RICO, Money Laundering and Public Corruption

Article excerpt

Initially, Congress enacted the Racketeer Influenced, and Corrupt Organizations Act (RICO) as a means of providing federal criminal jurisdiction for the prosecution of organized crime and its activities in the United States. Essentially, RICO, 18 U.S.C. 1961 et seq., provides for the criminal prosecution and appropriate punitive sanctions, as well as the civil forfeiture and recovery of tangible property and assets resulting from RICO activities.

The purpose of RICO was to protect the public from "parties who conduct organizations affecting interstate commerce through a pattern of criminal activity" by providing the federal means to both prosecute criminal offenders, and seek restitution by the civil recovery and forfeiture of illegally obtained assets. The targets of the RICO statutes were organized crime, white collar criminals, terrorists and abortion clinic protestors engaged in violent criminal activities.

The elements relevant to successful RICO prosecutions and civil forfeiture actions generally require an enterprise (or legal partnership, corporation or association) engaged in a pattern of specific conduct that is criminal in nature. This conduct has elements requiring acquisition and maintenance, use or investment, participation or activity, or a conspiracy to gain through illegal sources monetary funds or other tangible property.

The prosecutorial use of the RICO statutes has been credited with the reduction of organized crime in the United States, and has resulted in severe sanctions, prison terms, and civil losses and forfeiture of property by criminal families, drug cartels and other criminal organizations prosecuted under these statutes.

The RICO statutes have also been very effective in the prosecution of white collar and economic crimes involving medical fraud, corruption by elected and appointed public officials, securities fraud, criminal acts against banks and other financial institutions, and fraudulent activities to the detriment of employee benefit, medical and pension funds. RICO has proven to be a very versatile and valuable tool for federal prosecutors dealing with economic and white collar crime within the jurisdiction of this act.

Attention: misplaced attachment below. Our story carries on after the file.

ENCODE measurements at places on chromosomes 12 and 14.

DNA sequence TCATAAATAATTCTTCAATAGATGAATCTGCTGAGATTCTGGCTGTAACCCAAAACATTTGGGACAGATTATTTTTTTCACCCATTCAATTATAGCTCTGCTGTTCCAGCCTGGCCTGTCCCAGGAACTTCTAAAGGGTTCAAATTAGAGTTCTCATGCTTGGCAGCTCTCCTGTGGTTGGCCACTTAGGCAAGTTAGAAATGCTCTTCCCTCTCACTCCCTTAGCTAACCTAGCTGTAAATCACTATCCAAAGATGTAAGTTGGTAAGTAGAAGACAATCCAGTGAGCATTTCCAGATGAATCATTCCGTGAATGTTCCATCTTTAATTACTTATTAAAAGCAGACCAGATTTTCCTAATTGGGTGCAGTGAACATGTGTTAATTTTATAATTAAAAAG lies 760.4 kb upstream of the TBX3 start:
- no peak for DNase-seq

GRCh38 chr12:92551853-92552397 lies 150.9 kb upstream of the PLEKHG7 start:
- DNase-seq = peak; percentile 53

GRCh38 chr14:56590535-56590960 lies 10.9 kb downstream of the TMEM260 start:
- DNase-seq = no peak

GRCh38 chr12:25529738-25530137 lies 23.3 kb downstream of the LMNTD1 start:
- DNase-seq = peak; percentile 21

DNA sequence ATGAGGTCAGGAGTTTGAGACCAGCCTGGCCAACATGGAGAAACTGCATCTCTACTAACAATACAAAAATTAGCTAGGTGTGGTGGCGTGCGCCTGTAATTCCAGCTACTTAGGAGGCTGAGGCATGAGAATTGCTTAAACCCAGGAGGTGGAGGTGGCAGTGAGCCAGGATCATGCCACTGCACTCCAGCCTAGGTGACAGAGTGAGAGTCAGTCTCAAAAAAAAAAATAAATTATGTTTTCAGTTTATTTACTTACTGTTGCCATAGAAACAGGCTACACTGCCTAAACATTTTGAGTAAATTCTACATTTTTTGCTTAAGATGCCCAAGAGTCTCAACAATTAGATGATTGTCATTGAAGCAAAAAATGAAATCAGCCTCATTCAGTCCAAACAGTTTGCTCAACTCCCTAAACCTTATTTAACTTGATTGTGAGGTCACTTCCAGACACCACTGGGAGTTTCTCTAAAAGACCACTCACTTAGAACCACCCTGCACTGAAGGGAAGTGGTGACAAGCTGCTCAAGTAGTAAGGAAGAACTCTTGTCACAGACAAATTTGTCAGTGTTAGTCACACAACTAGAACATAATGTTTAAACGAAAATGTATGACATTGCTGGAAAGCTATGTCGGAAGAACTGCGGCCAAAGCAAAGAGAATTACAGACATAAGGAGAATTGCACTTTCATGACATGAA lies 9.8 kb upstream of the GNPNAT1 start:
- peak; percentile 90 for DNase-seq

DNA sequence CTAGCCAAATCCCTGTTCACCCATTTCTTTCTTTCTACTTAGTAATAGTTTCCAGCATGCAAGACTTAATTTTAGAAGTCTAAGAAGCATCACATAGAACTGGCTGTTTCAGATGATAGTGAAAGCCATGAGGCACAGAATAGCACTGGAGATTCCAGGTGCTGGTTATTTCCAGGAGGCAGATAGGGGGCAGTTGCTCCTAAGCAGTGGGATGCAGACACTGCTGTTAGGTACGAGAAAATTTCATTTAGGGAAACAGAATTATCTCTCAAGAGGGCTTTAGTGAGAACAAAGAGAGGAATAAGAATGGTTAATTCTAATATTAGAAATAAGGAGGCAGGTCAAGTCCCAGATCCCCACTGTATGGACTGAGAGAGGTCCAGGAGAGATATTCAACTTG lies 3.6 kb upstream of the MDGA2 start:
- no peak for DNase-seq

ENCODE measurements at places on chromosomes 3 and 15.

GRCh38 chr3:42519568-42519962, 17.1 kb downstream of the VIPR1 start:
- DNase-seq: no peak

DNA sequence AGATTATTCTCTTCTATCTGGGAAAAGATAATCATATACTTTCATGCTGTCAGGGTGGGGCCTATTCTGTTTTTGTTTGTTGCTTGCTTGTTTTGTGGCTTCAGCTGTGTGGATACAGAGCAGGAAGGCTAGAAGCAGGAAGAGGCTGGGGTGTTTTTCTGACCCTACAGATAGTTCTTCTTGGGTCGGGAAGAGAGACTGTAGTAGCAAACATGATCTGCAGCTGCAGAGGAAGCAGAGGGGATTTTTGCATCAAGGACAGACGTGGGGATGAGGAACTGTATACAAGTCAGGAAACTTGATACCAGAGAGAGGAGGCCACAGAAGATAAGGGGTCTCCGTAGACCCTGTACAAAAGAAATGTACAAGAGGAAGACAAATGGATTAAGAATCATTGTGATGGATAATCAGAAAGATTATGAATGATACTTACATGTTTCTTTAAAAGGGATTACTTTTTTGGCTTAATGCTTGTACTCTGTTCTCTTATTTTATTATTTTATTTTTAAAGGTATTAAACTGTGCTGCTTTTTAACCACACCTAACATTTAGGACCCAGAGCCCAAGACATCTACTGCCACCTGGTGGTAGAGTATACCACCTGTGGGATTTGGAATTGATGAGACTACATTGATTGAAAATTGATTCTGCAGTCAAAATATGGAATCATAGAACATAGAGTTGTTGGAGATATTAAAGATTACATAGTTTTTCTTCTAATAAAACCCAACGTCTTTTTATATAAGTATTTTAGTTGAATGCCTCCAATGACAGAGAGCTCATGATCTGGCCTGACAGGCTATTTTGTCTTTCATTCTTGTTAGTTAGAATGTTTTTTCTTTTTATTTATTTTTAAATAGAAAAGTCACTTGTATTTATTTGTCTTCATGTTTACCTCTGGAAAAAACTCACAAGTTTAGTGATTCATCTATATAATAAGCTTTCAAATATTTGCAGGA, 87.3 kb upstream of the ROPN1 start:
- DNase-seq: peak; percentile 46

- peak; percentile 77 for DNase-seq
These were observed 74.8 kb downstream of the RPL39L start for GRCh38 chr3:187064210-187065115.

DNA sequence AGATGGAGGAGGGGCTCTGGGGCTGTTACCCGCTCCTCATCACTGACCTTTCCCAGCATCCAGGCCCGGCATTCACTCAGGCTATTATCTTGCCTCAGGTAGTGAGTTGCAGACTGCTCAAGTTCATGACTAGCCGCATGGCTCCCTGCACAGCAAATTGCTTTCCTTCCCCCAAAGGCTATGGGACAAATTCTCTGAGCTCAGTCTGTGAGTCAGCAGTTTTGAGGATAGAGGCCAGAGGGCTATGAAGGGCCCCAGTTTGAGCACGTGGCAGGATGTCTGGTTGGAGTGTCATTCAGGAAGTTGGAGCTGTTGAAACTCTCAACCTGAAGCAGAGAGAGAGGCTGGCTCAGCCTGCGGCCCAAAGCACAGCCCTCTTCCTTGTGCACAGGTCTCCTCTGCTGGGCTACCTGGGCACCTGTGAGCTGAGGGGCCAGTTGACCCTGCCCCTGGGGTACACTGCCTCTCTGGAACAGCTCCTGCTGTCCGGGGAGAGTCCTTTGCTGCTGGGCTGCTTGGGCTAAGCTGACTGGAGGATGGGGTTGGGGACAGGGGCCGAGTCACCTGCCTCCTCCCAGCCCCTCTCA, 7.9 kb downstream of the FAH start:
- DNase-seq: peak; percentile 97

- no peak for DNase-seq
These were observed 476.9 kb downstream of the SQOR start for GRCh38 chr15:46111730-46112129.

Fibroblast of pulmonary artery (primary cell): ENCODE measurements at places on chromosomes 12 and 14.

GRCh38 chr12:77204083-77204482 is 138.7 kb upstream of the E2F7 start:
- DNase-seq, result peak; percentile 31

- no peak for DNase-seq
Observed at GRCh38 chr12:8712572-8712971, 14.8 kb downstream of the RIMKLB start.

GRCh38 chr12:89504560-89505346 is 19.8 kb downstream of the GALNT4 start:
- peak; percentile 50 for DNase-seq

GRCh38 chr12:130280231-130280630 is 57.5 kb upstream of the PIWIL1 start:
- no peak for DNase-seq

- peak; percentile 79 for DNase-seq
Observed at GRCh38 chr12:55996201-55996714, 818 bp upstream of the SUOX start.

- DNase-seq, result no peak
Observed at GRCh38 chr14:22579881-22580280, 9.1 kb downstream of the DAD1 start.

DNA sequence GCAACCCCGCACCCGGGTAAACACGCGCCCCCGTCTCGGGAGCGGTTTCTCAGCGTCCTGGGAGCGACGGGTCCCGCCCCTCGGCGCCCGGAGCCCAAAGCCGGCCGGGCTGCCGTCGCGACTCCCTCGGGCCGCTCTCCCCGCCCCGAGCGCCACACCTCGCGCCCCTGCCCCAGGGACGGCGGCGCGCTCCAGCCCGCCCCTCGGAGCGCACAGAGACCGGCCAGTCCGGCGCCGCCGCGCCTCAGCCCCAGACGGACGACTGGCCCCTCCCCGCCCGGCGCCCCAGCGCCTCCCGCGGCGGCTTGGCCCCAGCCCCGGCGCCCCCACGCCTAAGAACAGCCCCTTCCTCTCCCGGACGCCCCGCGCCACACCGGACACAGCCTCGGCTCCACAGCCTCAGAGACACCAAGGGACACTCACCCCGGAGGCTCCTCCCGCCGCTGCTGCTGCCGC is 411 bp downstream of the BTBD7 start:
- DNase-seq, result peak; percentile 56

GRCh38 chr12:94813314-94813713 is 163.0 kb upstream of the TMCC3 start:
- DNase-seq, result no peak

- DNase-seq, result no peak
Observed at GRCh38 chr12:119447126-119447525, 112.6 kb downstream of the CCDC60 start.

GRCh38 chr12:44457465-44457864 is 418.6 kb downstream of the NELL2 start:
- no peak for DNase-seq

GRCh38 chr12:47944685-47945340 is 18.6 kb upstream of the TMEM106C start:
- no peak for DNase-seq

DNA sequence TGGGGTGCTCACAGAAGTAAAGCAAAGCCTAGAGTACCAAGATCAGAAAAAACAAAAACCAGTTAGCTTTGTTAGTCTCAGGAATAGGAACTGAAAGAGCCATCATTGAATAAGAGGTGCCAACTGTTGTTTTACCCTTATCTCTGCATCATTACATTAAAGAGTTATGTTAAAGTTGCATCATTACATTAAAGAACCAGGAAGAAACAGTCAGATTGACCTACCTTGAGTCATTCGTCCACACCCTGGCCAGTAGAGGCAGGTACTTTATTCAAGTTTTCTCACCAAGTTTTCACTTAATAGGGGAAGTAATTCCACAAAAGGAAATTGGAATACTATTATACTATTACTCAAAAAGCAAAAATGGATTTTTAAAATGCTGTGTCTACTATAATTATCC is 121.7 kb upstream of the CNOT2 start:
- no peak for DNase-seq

Often involved, and an integral part of federal RICO criminal prosecutions, are offenses related to money laundering. Money laundering is defined as the concealment of the existence, nature or illegal source of funds in such a manner that the funds will appear to be legitimate if discovered.

In essence, money laundering is the conscious intent and effort to create the appearance that illegally obtained monies (through drugs, extortion, bribery, etc.) were the result of legal activities or commercial enterprises. As the term specifically states, money laundering is activity intended to cleanse and eradicate the unsavory and illegal source from where it came.

Congress has enacted numerous federal statutes that provide federal jurisdiction for the prosecution of criminal offenses involving these attempts to portray illegally obtained monies as having legitimate business or other non-criminal sources. The offenses that comprise criminal money laundering under federal law fall into two categories.

The first category places specific emphasis on the reporting of the source of these monies of questionable if not illegal origin. The second category of a money laundering criminal offense places emphasis on the transportation, or movement, of these monies of questionable if not illegal origin.

The Federal Bank Act of 1970 requires the reporting of certain cash transactions. 31 U.S.C. 5313 requires domestic banks and other financial institutions to file reports on cash transactions of $10,000 or more. 31 U.S.C. 5324 prohibits the structuring or breaking down of cash transactions under the $10,000.00 jurisdictional amount of 31 U.S.C. 5313 for the purpose of evading the reporting requirements of that federal statute. …